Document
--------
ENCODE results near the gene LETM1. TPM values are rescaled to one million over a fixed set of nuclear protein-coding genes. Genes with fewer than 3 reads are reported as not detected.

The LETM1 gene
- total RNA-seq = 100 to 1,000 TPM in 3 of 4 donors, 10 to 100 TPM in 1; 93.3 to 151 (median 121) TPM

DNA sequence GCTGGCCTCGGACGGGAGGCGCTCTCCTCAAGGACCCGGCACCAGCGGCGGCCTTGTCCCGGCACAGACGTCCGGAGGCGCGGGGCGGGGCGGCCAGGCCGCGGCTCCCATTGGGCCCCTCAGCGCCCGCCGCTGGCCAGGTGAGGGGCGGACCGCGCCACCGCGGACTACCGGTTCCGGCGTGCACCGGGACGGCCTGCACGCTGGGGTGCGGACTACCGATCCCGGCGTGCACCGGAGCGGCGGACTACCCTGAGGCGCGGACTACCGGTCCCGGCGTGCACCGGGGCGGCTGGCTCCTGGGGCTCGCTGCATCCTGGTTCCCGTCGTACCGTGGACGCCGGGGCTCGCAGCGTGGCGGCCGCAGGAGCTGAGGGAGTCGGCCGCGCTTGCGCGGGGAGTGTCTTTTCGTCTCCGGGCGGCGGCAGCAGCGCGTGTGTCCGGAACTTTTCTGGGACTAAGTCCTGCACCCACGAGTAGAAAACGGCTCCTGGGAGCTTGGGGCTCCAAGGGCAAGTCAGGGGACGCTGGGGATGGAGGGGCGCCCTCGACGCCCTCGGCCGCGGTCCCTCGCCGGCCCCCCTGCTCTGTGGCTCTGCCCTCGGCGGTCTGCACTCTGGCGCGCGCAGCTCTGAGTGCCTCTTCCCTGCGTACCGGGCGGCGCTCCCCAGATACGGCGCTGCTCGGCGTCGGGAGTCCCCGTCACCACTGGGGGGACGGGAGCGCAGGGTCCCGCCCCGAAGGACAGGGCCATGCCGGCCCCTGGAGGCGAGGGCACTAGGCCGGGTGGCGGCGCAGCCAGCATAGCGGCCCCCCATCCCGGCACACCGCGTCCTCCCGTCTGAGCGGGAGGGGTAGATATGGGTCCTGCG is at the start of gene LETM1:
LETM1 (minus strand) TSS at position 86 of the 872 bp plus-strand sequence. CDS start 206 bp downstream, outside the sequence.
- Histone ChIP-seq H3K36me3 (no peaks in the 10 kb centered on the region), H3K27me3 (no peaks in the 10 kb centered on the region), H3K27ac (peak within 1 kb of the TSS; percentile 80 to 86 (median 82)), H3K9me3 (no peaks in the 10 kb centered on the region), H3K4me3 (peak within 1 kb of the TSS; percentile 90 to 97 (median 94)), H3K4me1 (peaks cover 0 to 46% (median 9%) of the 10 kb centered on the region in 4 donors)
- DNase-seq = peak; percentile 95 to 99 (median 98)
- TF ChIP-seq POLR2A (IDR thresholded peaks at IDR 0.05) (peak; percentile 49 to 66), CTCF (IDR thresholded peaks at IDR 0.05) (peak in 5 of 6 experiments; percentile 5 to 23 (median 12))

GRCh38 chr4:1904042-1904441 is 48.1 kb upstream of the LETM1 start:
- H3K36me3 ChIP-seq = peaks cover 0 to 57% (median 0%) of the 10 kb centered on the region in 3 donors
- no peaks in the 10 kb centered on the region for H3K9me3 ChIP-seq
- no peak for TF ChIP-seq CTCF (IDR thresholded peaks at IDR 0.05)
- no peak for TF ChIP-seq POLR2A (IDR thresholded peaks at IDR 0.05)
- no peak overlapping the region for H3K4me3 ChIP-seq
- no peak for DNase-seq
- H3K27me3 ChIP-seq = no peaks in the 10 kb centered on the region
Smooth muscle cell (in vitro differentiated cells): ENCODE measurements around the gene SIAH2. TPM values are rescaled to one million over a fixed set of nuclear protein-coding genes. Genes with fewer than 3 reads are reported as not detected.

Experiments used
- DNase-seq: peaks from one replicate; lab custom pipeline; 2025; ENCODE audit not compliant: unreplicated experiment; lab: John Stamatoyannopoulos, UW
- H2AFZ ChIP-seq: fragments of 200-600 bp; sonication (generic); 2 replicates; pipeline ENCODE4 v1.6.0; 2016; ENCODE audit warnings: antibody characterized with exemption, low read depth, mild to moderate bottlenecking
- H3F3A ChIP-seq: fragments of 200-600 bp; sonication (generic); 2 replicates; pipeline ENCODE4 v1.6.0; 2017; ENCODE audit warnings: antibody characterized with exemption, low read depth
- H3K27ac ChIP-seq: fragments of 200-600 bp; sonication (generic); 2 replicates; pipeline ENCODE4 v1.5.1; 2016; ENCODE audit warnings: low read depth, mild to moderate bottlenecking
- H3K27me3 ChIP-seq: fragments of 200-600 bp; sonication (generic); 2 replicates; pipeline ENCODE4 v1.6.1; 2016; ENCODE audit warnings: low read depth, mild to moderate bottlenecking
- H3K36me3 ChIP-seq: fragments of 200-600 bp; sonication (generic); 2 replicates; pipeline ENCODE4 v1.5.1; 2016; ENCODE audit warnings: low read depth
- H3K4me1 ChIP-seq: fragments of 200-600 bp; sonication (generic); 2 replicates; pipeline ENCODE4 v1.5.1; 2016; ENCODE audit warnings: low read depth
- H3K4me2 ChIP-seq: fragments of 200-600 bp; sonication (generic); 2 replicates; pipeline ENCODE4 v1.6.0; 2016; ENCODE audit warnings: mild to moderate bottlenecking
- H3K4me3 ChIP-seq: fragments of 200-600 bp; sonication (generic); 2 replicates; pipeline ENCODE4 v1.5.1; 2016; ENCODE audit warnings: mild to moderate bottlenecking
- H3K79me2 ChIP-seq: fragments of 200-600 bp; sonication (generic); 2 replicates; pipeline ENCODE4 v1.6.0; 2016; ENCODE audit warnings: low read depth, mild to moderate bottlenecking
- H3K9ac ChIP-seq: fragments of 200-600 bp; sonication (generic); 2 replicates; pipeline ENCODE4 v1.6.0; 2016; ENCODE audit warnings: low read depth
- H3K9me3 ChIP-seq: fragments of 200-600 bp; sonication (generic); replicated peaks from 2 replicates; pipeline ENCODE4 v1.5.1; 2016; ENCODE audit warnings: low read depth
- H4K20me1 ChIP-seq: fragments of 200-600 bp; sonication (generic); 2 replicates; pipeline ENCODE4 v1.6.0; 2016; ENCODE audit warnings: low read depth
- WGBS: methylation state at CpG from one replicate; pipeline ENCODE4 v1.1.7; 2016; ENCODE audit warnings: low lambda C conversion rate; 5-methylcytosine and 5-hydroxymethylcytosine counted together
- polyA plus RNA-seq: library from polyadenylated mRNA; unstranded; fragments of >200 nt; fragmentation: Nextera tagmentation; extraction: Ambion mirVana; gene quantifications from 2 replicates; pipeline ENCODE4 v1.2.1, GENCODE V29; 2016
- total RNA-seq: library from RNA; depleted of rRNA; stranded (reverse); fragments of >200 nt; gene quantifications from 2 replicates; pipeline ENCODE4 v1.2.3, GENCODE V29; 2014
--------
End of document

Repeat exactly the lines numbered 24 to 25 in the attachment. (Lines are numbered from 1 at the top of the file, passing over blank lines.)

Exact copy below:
- H3K36me3 ChIP-seq: fragments of 200-600 bp; sonication (generic); 2 replicates; pipeline ENCODE4 v1.5.1; 2016; ENCODE audit warnings: low read depth
- H3K4me1 ChIP-seq: fragments of 200-600 bp; sonication (generic); 2 replicates; pipeline ENCODE4 v1.5.1; 2016; ENCODE audit warnings: low read depth